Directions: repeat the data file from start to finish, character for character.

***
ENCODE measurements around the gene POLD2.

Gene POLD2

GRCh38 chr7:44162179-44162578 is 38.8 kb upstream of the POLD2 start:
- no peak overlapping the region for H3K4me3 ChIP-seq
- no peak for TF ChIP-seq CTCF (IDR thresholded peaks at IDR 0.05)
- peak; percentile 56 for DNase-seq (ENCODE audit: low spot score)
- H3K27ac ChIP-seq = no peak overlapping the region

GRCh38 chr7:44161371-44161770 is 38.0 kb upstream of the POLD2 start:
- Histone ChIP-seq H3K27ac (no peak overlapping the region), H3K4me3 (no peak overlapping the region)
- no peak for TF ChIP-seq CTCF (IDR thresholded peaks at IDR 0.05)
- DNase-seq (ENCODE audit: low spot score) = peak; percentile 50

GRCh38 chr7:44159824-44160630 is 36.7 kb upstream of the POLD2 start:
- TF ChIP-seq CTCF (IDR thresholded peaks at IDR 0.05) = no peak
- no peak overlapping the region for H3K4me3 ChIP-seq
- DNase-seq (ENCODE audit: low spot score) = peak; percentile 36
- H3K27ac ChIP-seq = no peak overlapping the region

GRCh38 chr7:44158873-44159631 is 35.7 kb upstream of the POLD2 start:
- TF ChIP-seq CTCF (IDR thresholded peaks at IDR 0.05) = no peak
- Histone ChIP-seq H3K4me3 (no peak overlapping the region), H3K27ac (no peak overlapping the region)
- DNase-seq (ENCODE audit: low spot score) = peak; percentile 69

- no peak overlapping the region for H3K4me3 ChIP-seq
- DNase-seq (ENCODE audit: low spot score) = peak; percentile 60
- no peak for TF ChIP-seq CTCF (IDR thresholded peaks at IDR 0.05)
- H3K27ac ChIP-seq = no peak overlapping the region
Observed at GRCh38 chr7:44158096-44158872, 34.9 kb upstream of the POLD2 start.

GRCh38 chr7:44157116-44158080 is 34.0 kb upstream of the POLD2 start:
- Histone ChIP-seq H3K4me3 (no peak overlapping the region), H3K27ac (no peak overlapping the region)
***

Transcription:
ENCODE measurements around the gene POLD2.

Gene POLD2

GRCh38 chr7:44162179-44162578 is 38.8 kb upstream of the POLD2 start:
- no peak overlapping the region for H3K4me3 ChIP-seq
- no peak for TF ChIP-seq CTCF (IDR thresholded peaks at IDR 0.05)
- peak; percentile 56 for DNase-seq (ENCODE audit: low spot score)
- H3K27ac ChIP-seq = no peak overlapping the region

GRCh38 chr7:44161371-44161770 is 38.0 kb upstream of the POLD2 start:
- Histone ChIP-seq H3K27ac (no peak overlapping the region), H3K4me3 (no peak overlapping the region)
- no peak for TF ChIP-seq CTCF (IDR thresholded peaks at IDR 0.05)
- DNase-seq (ENCODE audit: low spot score) = peak; percentile 50

GRCh38 chr7:44159824-44160630 is 36.7 kb upstream of the POLD2 start:
- TF ChIP-seq CTCF (IDR thresholded peaks at IDR 0.05) = no peak
- no peak overlapping the region for H3K4me3 ChIP-seq
- DNase-seq (ENCODE audit: low spot score) = peak; percentile 36
- H3K27ac ChIP-seq = no peak overlapping the region

GRCh38 chr7:44158873-44159631 is 35.7 kb upstream of the POLD2 start:
- TF ChIP-seq CTCF (IDR thresholded peaks at IDR 0.05) = no peak
- Histone ChIP-seq H3K4me3 (no peak overlapping the region), H3K27ac (no peak overlapping the region)
- DNase-seq (ENCODE audit: low spot score) = peak; percentile 69

- no peak overlapping the region for H3K4me3 ChIP-seq
- DNase-seq (ENCODE audit: low spot score) = peak; percentile 60
- no peak for TF ChIP-seq CTCF (IDR thresholded peaks at IDR 0.05)
- H3K27ac ChIP-seq = no peak overlapping the region
Observed at GRCh38 chr7:44158096-44158872, 34.9 kb upstream of the POLD2 start.

GRCh38 chr7:44157116-44158080 is 34.0 kb upstream of the POLD2 start:
- Histone ChIP-seq H3K4me3 (no peak overlapping the region), H3K27ac (no peak overlapping the region)